Accepts Healthy Volunteers
Healthy volunteers are participants who do not have a disease or condition, or related conditions or symptoms
An interventional clinical study is where participants are assigned to receive one or more interventions (or no intervention) so that researchers can evaluate the effects of the interventions on biomedical or health-related outcomes.
An observational clinical study is where participants identified as belonging to study groups are assessed for biomedical or health outcomes.
Searching Both is inclusive of interventional and observational studies.
|Eligible Ages||18 Years and Over|
This trial id was obtained from ClinicalTrials.gov, a service of the U.S. National Institutes of Health, providing information on publicly and privately supported clinical studies of human participants with locations in all 50 States and in 196 countries.
Phase 1: Studies that emphasize safety and how the drug is metabolized and excreted in humans.
Phase 2: Studies that gather preliminary data on effectiveness (whether the drug works in people who have a certain disease or condition) and additional safety data.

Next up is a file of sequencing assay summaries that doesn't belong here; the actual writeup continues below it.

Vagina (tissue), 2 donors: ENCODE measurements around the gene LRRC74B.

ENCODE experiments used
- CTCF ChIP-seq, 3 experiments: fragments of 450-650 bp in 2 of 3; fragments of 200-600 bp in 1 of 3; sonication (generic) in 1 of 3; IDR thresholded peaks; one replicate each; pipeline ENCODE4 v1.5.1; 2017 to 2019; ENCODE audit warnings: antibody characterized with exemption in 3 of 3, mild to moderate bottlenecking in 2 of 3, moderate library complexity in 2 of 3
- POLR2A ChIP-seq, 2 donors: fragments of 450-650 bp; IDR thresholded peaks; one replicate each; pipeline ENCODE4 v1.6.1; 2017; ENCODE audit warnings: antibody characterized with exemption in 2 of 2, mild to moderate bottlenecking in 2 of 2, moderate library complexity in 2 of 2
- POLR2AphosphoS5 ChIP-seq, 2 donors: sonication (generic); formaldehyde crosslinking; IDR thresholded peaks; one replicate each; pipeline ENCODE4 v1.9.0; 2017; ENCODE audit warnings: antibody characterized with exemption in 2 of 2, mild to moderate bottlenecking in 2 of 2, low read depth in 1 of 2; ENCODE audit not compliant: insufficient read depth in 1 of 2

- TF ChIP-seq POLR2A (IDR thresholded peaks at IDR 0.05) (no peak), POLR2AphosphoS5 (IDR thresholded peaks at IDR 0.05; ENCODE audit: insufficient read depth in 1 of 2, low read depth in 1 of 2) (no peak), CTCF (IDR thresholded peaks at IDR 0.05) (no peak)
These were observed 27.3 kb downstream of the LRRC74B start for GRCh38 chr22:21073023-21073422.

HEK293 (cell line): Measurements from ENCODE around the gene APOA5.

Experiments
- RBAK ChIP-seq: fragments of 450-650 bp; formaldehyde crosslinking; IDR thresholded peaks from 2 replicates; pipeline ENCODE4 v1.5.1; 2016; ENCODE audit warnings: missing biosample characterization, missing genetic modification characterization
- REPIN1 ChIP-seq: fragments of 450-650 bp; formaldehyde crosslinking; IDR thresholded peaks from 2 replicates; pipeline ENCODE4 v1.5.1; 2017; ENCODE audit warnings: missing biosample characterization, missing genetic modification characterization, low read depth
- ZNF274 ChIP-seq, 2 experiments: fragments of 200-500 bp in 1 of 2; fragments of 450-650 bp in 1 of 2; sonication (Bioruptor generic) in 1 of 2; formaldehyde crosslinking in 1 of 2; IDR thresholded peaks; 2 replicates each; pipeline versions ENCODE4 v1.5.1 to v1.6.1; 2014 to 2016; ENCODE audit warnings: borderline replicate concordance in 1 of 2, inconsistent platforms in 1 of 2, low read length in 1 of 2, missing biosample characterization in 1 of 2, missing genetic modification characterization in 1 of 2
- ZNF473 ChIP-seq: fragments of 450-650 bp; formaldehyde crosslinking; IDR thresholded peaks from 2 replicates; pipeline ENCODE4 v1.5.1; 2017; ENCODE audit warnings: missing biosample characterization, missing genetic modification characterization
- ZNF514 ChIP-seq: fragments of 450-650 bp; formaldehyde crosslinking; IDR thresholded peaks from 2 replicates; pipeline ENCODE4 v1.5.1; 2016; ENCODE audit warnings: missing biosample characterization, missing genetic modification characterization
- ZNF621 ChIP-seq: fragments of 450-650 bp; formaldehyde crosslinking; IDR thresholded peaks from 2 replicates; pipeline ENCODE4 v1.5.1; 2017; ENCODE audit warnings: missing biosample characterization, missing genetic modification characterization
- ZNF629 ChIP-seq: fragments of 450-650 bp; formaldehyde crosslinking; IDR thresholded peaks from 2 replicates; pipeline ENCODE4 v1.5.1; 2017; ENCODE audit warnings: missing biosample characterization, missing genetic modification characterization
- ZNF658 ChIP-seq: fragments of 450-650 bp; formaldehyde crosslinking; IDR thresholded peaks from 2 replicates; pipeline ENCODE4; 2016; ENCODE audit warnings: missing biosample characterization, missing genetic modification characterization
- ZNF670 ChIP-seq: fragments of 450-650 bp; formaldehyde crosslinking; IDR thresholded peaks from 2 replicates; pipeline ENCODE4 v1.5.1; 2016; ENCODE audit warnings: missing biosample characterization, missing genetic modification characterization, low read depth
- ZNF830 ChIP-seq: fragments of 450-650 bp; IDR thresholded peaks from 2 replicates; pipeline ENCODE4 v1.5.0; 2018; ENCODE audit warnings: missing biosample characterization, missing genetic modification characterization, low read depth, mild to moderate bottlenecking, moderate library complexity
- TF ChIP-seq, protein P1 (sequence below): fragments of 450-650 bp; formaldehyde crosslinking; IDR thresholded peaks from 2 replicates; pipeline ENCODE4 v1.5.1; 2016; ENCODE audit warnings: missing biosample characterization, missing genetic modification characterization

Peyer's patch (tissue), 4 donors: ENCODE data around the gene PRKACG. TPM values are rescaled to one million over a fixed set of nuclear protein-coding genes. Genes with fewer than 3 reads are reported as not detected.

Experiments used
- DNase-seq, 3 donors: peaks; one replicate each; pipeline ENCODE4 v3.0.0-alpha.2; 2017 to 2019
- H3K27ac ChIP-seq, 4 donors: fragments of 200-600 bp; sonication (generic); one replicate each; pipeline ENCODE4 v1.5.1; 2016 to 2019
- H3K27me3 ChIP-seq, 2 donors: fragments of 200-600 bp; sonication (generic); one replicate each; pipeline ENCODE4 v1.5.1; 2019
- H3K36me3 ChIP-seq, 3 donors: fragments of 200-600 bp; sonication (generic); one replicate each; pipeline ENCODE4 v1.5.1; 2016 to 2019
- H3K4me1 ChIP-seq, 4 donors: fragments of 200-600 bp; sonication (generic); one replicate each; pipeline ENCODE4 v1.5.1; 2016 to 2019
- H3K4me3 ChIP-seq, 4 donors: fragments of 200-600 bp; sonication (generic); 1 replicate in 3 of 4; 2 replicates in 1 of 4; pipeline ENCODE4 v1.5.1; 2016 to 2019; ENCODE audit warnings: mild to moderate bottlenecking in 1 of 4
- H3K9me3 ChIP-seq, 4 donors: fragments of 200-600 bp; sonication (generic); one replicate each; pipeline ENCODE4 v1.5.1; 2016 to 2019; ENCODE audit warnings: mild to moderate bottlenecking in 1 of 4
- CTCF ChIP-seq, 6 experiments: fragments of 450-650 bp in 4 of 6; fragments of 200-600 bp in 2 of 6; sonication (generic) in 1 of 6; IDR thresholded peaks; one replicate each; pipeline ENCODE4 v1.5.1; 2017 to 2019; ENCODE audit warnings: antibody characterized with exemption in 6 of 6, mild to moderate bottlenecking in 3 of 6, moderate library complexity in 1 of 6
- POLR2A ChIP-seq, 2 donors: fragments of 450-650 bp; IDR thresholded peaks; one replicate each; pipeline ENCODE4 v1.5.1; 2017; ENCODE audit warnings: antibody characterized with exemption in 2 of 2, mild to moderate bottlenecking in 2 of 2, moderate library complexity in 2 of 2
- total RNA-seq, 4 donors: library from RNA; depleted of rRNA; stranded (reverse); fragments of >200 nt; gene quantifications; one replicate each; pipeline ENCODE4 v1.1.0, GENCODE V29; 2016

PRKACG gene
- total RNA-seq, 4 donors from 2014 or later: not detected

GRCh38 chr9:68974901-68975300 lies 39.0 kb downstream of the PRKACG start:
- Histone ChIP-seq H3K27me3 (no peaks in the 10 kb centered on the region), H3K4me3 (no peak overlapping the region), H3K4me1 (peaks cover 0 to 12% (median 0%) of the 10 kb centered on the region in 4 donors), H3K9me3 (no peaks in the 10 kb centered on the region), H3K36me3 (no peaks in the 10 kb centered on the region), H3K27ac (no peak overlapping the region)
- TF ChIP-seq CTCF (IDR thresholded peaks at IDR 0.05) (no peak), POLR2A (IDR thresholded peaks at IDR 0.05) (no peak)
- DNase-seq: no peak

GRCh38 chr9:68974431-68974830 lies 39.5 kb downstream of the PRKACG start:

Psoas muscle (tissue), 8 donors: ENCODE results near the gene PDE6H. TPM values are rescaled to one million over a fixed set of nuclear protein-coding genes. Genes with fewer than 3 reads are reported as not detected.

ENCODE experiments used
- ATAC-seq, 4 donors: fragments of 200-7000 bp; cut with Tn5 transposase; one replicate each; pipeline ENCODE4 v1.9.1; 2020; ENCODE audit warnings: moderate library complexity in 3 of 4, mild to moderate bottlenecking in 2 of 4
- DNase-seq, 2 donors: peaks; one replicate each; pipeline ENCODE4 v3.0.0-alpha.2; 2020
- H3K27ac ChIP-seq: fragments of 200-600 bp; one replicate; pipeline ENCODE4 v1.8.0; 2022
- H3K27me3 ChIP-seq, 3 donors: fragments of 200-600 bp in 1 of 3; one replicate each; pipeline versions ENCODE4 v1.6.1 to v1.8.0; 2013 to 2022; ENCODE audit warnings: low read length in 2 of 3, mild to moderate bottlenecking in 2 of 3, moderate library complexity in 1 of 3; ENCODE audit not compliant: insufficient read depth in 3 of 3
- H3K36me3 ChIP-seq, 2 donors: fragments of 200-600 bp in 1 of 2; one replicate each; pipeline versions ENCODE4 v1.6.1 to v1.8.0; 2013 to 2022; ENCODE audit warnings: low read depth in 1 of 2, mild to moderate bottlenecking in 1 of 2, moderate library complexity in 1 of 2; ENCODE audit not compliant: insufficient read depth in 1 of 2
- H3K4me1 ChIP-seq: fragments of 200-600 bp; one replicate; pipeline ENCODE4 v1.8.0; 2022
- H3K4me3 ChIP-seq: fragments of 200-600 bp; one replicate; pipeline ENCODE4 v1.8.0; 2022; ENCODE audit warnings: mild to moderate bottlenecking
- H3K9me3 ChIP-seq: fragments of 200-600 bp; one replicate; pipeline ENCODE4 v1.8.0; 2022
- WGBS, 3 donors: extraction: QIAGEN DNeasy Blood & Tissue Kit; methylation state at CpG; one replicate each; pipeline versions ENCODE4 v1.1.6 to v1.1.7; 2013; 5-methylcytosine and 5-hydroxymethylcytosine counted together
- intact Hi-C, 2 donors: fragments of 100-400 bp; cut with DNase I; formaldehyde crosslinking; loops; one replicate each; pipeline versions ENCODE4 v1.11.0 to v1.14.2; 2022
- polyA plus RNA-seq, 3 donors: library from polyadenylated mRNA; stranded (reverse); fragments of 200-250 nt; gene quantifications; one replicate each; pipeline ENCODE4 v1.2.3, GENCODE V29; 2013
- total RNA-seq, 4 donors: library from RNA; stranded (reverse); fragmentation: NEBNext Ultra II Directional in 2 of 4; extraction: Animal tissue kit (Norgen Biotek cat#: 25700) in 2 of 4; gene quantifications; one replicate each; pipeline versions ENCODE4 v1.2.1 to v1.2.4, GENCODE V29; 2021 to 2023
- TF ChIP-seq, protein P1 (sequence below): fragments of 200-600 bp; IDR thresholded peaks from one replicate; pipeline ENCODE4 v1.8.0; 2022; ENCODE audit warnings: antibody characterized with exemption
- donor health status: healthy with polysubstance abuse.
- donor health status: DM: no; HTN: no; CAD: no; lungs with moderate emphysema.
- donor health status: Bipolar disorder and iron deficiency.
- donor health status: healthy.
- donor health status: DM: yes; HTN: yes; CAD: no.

Phase 3: Studies that gather more information about safety and effectiveness by studying different populations and different dosages and by using the drug in combination with other drugs.
Phase 4: Studies occurring after FDA has approved a drug for marketing, efficacy, or optimal use.
The sponsor is the organization or person who oversees the clinical study and is responsible for analyzing the study data.
The person who is responsible for the scientific and technical direction of the entire clinical study.
|Kirsten Grønbæk, Professor|
|Principal Investigator Affiliation||Rigshospitalet, Denmark|
Category of organization(s) involved as sponsor (and collaborator) supporting the trial.
|Countries||Denmark, United States|
The disease, disorder, syndrome, illness, or injury that is being studied.
|Myelodysplastic Syndromes, Chronic Myelomonocytic Leukemia-1, Cytopenia|